Basically the point is there’s a difference between a song that is sung and a song that is experienced; the quality of the music is noticeably distinct.
There’s a verse in Revelation that I always think kind of cool. “And I heard a voice from heaven, as the voice of many waters, and as the voice of a great thunder, and I heard the voice of harpers harping with their harps. And they sing as it were a new song before the throne, and before the four beasts, and the elders, and no man could learn that song but the hundred and forty and four thousand, which were redeemed from the earth.” Revelation 14:2-3.
There’s also a hymn that says the following:
Holy, holy, is what the angels sing
And I expect to help them make the courts of heaven ring
But when I sing redemption’s story, they will fold their wings
For angels never felt the joys that our salvation brings
(Hymn title: Holy, Holy, is What the Angels Sing. All the lyrics are relevant to this thought)
Could it be that in heaven, singing something that one hasn’t experienced is not allowed? Could it be that singing something without meaning it is akin to lying?
The song we sing is and should be closely related to our experiences. Our songs of praise are distinct from one another’s. When David said that “He hath put a new song in my mouth” (Ps 40:3), it meant that He has given him a new experience with Him.
Which brings me to a source of bewilderment when I’m in a church with a congregation that is so timid during singing time. Have we not experienced the goodness of God?
The most beautiful songs are the ones sung with the heart and with the whole being. I’m sure those are the songs God likes to hear as well.
A few weeks ago, on one of those Saturday night excursions to Barnes & Nobles, I purchased a 50% off Bonhoeffer: Pastor, Martyr, Prophet, Spy by Eric Metaxas, a recently well reviewed biography by my nonexistent/unofficial book club comprising of several close, book-worm friends. It’s a 608-paged book.
When the Amazon’s Kindle got added to my gadget collections this past weekend, my plan was to return the book, which was only $9.99 to begin with, and purchase the Kindle version, priced at $7.99. The plan was intact during this week, since I didn’t have much time to think about it again, due to the terribleness of the past six days. Until tonight…
Tonight was the scheduled time to return to B&N to execute the plan. Then something happened. Doubts started to arise in my heart whether to actually return the book or not. I even wondered if I should bother going to B&N at all. But I still decided to take the book and the receipt with me, just in case I still wanted to return the book after I completed other errands.
I did end up going to B&N, still undecided. I called my good friend, Amy Sheppard, recent attorney, for counsel: should I return it or not? At the end of that conversation, I was leaning towards not returning the book.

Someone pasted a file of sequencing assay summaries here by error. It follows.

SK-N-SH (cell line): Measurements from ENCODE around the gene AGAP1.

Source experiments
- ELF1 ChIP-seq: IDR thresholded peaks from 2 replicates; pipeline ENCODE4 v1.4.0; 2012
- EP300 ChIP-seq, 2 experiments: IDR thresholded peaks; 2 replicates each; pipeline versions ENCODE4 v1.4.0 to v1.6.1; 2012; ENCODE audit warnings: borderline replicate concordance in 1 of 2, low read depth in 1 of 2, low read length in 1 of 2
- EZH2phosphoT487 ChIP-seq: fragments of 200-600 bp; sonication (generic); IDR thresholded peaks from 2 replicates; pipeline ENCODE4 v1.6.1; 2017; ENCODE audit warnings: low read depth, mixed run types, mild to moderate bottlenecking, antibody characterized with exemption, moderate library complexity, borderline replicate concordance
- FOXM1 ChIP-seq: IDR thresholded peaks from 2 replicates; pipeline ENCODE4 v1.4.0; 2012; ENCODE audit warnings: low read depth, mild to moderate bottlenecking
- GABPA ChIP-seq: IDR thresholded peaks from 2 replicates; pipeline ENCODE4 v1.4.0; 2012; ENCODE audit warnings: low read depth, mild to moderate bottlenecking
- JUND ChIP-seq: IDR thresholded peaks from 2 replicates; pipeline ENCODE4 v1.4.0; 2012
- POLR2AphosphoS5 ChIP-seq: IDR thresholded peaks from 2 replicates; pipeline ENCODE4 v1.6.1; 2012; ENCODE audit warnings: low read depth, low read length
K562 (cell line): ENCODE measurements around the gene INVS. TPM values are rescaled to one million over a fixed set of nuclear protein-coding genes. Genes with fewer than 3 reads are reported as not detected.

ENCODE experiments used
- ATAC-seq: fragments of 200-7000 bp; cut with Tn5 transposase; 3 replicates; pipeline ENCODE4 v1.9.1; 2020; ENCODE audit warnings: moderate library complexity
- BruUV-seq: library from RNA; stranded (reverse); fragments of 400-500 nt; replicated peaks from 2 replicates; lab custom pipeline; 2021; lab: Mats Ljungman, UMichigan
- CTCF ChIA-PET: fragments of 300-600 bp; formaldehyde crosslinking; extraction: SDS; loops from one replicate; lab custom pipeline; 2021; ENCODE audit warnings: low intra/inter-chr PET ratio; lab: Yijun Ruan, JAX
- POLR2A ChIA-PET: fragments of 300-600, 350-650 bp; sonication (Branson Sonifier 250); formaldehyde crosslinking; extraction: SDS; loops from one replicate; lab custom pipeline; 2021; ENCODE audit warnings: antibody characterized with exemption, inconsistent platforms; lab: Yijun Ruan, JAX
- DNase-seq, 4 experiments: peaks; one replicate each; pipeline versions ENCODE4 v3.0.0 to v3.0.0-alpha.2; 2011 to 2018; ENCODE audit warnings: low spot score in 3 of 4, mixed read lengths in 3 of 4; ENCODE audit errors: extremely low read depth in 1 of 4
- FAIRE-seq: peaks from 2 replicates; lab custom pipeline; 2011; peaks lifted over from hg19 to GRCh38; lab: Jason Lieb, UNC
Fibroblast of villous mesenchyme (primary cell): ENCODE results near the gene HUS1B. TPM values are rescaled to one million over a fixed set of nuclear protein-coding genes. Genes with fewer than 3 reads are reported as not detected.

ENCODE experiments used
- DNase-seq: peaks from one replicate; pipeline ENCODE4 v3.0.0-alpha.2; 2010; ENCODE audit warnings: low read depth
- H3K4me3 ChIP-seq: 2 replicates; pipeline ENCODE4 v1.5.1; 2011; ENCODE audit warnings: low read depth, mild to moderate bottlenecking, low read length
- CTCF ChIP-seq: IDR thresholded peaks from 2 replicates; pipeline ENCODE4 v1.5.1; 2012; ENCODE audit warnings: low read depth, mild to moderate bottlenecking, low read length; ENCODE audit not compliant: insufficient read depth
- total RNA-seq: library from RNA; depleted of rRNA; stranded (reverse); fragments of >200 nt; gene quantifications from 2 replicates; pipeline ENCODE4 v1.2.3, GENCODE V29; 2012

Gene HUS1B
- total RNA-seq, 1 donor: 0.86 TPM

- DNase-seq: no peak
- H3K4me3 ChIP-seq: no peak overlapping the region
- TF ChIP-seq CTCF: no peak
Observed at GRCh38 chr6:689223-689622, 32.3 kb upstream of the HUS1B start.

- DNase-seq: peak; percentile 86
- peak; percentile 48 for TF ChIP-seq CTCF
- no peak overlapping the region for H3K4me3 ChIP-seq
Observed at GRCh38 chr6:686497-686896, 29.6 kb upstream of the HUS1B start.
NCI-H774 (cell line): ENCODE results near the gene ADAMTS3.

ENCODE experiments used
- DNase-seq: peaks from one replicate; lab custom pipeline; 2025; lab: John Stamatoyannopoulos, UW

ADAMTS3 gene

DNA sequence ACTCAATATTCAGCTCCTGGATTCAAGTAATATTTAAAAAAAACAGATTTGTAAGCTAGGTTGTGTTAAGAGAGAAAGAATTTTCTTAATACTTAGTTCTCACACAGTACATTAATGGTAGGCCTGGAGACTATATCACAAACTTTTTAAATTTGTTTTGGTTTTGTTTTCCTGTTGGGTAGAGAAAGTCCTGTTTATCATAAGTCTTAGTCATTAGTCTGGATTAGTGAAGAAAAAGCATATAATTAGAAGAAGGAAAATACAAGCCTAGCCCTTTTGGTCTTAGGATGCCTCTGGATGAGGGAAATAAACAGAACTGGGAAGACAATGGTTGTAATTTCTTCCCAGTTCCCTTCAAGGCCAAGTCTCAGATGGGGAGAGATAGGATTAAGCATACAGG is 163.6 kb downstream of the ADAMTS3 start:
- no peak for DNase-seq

Then I browsed around the store. Then I decided to get some Starbucks’ soy steamer and sit at the café reading from my Kindle, which has been my life companion ever since it came into my possession. I’m currently reading (among other books) Michael Pollan’s Omnivore’s Dillemma, borrowed from the eBook collection of Princeton’s Public Library (hence, the title of this blog post). During this hour or so, I was reminded of the joy and convenience of reading from this new toy. At some point, I decided, yea I’ll return the book. I’ll look over the pictures and photographs attached to the print version, return it, and buy the Kindle version.
Then I pulled out the book, looked over the pictures, and read the introduction. It looks like such a great book to own! From this point on, I was pretty much changing my mind every minute. Do I want to haul this big book around? Not really, but at the same time, I still don’t mind hauling Condi’s even thicker book around right now. The eBook is definitely the practical choice, but owning the print feeds to my vanity as well. To display a good quality, thick book on the shelf, and saying that I’ve read that one – I mean that just feels good. But it’s not just vanity; the book itself looks really nice, with a layout that is friendly to the eyes. Will the Kindle version reflect the niceness of it all? What if I want to go back to certain quotes a lot?
And so I went on debating my own self, back and forth, back and forth.
The verdict: I went home with the print version in my hand. Hah! And you know what? In a few days or weeks I might even succumb to buying the Kindle version as well! Indulgent? Yea, maybe. But hey, I’m a book lover and I just haven’t figured out this print vs. eBook thing quite yet.
The reason that I didn’t return the book was not because I think print wins over eBook necessarily – it’s just that the act of returning a book is too hard to go through! The book was already bought. It was already mine, and it’s irreversible. I just couldn’t let it go.
Hi, my name is Josephine and I’m an obsessive bookworm.